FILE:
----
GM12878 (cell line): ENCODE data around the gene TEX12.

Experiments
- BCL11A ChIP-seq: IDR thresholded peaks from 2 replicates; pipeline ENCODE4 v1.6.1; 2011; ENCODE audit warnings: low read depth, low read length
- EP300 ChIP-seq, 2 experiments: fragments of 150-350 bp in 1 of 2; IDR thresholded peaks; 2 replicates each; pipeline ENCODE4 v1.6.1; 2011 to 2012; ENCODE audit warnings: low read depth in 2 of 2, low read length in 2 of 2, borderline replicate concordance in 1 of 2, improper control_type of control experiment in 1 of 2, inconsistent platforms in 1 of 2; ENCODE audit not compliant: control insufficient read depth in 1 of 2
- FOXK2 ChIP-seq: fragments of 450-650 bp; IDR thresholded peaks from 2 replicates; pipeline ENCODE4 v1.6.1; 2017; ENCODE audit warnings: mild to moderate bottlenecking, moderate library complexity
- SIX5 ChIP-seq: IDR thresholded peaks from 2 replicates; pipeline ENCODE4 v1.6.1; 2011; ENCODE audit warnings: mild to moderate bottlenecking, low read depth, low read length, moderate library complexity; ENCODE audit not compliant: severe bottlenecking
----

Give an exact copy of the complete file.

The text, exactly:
GM12878 (cell line): ENCODE data around the gene TEX12.

Experiments
- BCL11A ChIP-seq: IDR thresholded peaks from 2 replicates; pipeline ENCODE4 v1.6.1; 2011; ENCODE audit warnings: low read depth, low read length
- EP300 ChIP-seq, 2 experiments: fragments of 150-350 bp in 1 of 2; IDR thresholded peaks; 2 replicates each; pipeline ENCODE4 v1.6.1; 2011 to 2012; ENCODE audit warnings: low read depth in 2 of 2, low read length in 2 of 2, borderline replicate concordance in 1 of 2, improper control_type of control experiment in 1 of 2, inconsistent platforms in 1 of 2; ENCODE audit not compliant: control insufficient read depth in 1 of 2
- FOXK2 ChIP-seq: fragments of 450-650 bp; IDR thresholded peaks from 2 replicates; pipeline ENCODE4 v1.6.1; 2017; ENCODE audit warnings: mild to moderate bottlenecking, moderate library complexity
- SIX5 ChIP-seq: IDR thresholded peaks from 2 replicates; pipeline ENCODE4 v1.6.1; 2011; ENCODE audit warnings: mild to moderate bottlenecking, low read depth, low read length, moderate library complexity; ENCODE audit not compliant: severe bottlenecking